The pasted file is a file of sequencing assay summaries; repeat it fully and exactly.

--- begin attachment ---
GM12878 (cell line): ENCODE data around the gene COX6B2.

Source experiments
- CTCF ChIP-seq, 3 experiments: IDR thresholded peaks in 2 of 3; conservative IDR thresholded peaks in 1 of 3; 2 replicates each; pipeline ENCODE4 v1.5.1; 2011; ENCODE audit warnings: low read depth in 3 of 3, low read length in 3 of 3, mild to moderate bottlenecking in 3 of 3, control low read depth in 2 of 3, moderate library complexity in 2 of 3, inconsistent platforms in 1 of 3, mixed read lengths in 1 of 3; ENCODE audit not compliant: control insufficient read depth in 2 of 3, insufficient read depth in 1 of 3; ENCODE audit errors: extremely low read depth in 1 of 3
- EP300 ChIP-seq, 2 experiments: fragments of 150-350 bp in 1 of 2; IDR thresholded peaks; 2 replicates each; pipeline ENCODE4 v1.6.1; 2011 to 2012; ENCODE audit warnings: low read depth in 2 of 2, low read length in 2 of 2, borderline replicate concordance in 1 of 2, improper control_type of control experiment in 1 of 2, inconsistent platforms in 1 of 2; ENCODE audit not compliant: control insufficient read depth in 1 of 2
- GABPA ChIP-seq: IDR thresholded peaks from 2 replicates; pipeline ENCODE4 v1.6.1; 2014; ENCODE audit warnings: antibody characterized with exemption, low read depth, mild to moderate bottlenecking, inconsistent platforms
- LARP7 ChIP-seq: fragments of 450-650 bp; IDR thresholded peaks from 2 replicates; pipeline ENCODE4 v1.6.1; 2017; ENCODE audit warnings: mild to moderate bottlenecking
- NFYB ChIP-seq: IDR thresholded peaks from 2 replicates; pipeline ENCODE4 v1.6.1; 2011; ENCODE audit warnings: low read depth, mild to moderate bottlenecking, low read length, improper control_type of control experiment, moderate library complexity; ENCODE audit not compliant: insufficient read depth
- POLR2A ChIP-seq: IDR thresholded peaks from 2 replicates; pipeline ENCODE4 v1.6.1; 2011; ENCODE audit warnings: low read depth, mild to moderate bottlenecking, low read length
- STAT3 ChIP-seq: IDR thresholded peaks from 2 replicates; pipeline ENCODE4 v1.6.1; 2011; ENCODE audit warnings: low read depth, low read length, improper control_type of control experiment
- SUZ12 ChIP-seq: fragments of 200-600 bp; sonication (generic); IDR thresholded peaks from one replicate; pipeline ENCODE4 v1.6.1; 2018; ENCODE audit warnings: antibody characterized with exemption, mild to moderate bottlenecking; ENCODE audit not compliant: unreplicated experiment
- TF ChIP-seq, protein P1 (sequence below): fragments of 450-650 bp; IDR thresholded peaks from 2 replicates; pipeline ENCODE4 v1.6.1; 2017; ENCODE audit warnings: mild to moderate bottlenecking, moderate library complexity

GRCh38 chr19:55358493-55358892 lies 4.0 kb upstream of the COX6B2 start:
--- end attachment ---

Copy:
GM12878 (cell line): ENCODE data around the gene COX6B2.

Source experiments
- CTCF ChIP-seq, 3 experiments: IDR thresholded peaks in 2 of 3; conservative IDR thresholded peaks in 1 of 3; 2 replicates each; pipeline ENCODE4 v1.5.1; 2011; ENCODE audit warnings: low read depth in 3 of 3, low read length in 3 of 3, mild to moderate bottlenecking in 3 of 3, control low read depth in 2 of 3, moderate library complexity in 2 of 3, inconsistent platforms in 1 of 3, mixed read lengths in 1 of 3; ENCODE audit not compliant: control insufficient read depth in 2 of 3, insufficient read depth in 1 of 3; ENCODE audit errors: extremely low read depth in 1 of 3
- EP300 ChIP-seq, 2 experiments: fragments of 150-350 bp in 1 of 2; IDR thresholded peaks; 2 replicates each; pipeline ENCODE4 v1.6.1; 2011 to 2012; ENCODE audit warnings: low read depth in 2 of 2, low read length in 2 of 2, borderline replicate concordance in 1 of 2, improper control_type of control experiment in 1 of 2, inconsistent platforms in 1 of 2; ENCODE audit not compliant: control insufficient read depth in 1 of 2
- GABPA ChIP-seq: IDR thresholded peaks from 2 replicates; pipeline ENCODE4 v1.6.1; 2014; ENCODE audit warnings: antibody characterized with exemption, low read depth, mild to moderate bottlenecking, inconsistent platforms
- LARP7 ChIP-seq: fragments of 450-650 bp; IDR thresholded peaks from 2 replicates; pipeline ENCODE4 v1.6.1; 2017; ENCODE audit warnings: mild to moderate bottlenecking
- NFYB ChIP-seq: IDR thresholded peaks from 2 replicates; pipeline ENCODE4 v1.6.1; 2011; ENCODE audit warnings: low read depth, mild to moderate bottlenecking, low read length, improper control_type of control experiment, moderate library complexity; ENCODE audit not compliant: insufficient read depth
- POLR2A ChIP-seq: IDR thresholded peaks from 2 replicates; pipeline ENCODE4 v1.6.1; 2011; ENCODE audit warnings: low read depth, mild to moderate bottlenecking, low read length
- STAT3 ChIP-seq: IDR thresholded peaks from 2 replicates; pipeline ENCODE4 v1.6.1; 2011; ENCODE audit warnings: low read depth, low read length, improper control_type of control experiment
- SUZ12 ChIP-seq: fragments of 200-600 bp; sonication (generic); IDR thresholded peaks from one replicate; pipeline ENCODE4 v1.6.1; 2018; ENCODE audit warnings: antibody characterized with exemption, mild to moderate bottlenecking; ENCODE audit not compliant: unreplicated experiment
- TF ChIP-seq, protein P1 (sequence below): fragments of 450-650 bp; IDR thresholded peaks from 2 replicates; pipeline ENCODE4 v1.6.1; 2017; ENCODE audit warnings: mild to moderate bottlenecking, moderate library complexity

GRCh38 chr19:55358493-55358892 lies 4.0 kb upstream of the COX6B2 start: